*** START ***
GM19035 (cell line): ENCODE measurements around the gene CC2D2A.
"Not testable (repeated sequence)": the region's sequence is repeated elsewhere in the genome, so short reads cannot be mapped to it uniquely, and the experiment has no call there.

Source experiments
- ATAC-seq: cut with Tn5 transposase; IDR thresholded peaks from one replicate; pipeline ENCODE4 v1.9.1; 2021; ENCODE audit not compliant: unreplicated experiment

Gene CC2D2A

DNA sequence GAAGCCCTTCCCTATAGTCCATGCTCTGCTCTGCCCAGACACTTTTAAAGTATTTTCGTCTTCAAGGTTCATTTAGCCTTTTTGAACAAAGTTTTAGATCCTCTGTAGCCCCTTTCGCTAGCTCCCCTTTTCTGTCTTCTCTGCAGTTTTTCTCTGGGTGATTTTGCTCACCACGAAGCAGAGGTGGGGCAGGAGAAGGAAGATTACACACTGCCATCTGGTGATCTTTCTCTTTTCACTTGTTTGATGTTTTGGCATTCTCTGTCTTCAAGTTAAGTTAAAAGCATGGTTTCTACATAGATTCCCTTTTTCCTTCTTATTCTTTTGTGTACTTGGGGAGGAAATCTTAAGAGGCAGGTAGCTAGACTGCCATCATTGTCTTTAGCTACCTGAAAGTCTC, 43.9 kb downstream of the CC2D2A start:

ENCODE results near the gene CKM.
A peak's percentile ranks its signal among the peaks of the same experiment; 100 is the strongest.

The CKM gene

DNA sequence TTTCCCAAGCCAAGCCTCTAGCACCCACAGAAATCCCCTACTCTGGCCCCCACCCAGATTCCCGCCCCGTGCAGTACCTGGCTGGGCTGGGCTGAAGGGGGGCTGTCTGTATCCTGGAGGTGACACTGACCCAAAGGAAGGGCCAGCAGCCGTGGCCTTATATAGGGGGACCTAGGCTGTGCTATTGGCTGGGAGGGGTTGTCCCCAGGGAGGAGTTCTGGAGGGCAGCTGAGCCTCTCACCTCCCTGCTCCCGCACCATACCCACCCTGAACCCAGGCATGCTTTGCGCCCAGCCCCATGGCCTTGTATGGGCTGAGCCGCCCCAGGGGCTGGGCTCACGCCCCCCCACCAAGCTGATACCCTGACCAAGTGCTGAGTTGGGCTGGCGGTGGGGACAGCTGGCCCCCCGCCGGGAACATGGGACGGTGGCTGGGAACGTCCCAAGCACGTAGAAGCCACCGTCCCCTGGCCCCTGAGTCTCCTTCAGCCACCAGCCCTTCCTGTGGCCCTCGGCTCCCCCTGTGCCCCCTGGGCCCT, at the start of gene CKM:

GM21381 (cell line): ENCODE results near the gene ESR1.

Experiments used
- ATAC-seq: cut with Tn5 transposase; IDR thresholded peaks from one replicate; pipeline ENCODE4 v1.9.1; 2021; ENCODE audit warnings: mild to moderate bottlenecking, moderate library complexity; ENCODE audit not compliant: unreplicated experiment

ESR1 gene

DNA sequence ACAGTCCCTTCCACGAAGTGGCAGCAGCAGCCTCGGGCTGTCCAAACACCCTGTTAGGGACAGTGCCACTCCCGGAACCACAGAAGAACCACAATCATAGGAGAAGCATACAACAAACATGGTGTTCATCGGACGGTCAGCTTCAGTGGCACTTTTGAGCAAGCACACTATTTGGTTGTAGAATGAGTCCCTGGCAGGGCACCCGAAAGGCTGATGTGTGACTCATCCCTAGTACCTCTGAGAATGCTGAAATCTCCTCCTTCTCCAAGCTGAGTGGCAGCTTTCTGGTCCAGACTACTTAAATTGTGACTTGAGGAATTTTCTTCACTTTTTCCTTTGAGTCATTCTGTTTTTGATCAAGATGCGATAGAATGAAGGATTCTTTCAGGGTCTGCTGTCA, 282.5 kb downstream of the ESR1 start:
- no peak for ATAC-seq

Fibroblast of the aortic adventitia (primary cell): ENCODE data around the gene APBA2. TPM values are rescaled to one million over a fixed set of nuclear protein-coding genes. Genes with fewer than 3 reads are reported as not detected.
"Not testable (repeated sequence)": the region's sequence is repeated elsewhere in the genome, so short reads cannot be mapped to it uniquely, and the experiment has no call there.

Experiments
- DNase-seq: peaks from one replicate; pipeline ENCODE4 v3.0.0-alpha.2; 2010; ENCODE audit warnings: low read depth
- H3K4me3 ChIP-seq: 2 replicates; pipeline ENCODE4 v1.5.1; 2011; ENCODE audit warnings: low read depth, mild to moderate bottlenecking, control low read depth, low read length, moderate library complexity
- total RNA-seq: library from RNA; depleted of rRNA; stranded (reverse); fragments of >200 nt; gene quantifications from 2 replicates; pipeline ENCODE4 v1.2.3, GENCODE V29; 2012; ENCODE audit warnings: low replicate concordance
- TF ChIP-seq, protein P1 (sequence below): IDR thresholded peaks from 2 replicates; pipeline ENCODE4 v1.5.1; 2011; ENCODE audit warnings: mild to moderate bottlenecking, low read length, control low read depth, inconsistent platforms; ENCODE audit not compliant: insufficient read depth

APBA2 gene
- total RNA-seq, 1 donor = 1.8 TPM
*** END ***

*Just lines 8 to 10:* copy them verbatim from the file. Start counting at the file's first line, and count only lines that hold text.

A peak's percentile ranks its signal among the peaks of the same experiment; 100 is the strongest.

The CKM gene

DNA sequence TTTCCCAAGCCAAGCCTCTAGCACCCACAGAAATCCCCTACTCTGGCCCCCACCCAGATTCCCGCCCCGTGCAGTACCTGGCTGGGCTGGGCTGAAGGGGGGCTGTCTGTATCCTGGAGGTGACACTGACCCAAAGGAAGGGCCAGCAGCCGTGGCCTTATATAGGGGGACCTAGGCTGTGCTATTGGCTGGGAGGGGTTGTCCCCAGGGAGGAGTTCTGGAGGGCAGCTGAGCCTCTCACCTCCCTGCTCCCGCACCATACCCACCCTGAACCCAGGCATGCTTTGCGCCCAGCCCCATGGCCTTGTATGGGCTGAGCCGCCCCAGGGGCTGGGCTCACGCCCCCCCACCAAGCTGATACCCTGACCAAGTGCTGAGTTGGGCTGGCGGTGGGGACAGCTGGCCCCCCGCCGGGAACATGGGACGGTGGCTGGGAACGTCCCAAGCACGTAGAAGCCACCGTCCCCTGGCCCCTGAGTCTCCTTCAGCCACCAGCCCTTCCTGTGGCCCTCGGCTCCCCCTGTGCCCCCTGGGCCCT, at the start of gene CKM: